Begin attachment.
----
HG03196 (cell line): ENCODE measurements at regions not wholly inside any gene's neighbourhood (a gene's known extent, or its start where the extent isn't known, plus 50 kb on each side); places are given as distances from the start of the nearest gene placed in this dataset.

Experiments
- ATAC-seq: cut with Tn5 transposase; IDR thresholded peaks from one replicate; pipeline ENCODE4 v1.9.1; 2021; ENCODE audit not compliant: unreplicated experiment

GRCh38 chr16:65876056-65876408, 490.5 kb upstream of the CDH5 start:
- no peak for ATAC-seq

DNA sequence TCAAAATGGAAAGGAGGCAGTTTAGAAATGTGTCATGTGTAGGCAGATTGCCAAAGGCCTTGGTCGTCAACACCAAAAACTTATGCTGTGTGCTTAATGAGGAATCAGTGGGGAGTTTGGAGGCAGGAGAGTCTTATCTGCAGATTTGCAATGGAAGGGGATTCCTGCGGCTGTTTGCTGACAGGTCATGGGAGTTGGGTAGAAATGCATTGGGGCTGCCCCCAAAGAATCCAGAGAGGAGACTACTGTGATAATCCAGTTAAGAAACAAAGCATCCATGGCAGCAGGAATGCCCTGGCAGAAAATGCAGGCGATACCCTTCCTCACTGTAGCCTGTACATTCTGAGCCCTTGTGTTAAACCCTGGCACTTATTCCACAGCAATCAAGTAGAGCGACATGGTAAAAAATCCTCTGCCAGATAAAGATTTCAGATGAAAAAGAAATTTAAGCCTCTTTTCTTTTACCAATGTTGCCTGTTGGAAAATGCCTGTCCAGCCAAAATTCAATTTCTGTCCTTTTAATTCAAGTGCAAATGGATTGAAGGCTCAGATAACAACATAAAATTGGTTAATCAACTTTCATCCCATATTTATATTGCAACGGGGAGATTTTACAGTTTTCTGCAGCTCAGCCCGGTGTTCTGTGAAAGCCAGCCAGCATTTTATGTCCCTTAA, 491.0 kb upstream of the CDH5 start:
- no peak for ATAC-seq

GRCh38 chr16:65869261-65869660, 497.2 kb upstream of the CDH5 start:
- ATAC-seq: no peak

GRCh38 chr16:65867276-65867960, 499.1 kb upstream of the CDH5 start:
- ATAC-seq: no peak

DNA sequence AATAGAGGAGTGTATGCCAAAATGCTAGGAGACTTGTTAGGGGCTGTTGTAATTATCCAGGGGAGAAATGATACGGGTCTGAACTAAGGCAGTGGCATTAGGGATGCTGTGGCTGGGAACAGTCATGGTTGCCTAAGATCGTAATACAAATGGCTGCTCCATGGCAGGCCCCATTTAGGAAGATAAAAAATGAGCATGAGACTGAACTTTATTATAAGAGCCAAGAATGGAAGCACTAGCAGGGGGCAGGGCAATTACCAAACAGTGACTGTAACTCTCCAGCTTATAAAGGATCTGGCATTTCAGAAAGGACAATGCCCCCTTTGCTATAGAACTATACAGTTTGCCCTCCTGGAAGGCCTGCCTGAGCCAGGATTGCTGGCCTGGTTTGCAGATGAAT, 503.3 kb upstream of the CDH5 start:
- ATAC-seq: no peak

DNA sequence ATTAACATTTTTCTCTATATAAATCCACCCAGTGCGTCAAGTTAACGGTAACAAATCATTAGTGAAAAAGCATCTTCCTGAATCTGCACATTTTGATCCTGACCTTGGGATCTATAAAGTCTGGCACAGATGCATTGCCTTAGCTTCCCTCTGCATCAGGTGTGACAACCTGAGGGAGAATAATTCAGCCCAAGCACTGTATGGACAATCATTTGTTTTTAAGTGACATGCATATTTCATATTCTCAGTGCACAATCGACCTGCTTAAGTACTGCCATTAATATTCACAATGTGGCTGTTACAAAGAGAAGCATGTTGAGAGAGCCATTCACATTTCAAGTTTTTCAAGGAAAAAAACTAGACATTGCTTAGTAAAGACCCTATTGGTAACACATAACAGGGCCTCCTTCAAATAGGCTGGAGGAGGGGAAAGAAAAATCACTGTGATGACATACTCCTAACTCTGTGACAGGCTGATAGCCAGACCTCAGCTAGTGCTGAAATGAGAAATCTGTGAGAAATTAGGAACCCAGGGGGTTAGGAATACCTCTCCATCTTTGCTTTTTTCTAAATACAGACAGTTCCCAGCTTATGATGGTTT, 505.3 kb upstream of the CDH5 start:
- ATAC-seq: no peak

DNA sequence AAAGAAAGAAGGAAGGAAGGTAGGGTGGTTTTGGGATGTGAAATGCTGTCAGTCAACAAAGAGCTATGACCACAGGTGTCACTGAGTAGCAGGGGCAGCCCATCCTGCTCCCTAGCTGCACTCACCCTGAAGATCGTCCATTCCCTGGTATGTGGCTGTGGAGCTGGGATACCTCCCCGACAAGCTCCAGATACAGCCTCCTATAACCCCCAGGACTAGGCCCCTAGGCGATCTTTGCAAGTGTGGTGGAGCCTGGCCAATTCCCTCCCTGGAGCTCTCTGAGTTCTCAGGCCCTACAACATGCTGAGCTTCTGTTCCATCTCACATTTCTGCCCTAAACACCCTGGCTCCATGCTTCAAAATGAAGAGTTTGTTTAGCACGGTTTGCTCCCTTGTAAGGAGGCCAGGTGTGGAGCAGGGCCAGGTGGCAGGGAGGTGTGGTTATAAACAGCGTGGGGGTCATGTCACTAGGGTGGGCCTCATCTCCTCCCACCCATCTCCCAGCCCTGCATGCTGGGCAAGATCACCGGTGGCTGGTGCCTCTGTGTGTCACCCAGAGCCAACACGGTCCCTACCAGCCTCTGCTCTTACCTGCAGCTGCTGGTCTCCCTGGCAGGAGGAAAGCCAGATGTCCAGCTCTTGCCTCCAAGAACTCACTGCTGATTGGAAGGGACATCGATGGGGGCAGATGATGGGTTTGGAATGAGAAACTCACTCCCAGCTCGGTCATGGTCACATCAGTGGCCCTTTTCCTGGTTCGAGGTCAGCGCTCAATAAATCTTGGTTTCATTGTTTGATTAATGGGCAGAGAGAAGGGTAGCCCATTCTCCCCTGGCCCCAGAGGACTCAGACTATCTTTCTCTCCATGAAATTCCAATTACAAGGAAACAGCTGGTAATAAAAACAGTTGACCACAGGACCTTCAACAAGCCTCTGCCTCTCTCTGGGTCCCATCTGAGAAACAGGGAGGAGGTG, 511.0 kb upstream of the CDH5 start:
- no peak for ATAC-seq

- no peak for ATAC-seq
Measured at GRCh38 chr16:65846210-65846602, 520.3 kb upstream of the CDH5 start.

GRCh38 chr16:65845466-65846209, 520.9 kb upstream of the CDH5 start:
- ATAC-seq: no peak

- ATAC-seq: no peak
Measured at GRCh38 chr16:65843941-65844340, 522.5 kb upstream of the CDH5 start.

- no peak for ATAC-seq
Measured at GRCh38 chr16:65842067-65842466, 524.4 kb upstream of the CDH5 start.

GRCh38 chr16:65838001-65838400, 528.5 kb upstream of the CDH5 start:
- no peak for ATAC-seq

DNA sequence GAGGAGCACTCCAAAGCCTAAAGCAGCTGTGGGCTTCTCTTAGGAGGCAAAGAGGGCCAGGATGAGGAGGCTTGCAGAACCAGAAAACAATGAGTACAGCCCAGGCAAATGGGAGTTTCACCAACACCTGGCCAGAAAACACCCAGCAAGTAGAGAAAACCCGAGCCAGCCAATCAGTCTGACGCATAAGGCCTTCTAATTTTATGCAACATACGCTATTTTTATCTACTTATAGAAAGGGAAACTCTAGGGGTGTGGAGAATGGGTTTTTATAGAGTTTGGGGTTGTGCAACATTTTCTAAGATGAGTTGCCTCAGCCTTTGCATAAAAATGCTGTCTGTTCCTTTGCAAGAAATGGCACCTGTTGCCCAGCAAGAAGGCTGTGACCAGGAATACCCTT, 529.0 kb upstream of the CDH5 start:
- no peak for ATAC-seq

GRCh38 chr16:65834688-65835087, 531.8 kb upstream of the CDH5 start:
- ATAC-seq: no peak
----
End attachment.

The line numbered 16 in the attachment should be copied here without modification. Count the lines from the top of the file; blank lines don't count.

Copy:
DNA sequence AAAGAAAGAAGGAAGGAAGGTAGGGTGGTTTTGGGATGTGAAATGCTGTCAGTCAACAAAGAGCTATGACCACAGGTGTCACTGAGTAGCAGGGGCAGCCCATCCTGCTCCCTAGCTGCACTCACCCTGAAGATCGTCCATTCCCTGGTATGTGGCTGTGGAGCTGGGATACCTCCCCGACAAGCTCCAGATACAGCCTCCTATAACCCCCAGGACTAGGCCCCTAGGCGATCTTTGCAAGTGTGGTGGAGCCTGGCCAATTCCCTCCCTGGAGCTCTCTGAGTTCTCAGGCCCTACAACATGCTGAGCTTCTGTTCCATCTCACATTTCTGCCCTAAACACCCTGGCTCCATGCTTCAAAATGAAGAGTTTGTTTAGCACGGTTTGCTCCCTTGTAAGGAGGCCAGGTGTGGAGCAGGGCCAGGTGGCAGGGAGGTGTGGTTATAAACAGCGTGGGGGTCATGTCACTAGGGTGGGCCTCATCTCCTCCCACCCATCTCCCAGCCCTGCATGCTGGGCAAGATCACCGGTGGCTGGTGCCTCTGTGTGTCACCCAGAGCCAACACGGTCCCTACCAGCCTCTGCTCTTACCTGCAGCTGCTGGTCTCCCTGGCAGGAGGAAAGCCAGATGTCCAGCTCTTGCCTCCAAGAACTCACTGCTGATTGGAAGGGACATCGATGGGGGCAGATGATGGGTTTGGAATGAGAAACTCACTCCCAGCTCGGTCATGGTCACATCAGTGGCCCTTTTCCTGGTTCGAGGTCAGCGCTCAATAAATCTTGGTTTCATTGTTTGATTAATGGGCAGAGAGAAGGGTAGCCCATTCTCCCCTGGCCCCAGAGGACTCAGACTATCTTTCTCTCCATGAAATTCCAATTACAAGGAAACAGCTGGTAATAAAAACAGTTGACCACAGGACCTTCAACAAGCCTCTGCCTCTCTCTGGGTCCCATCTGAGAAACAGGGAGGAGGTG, 511.0 kb upstream of the CDH5 start: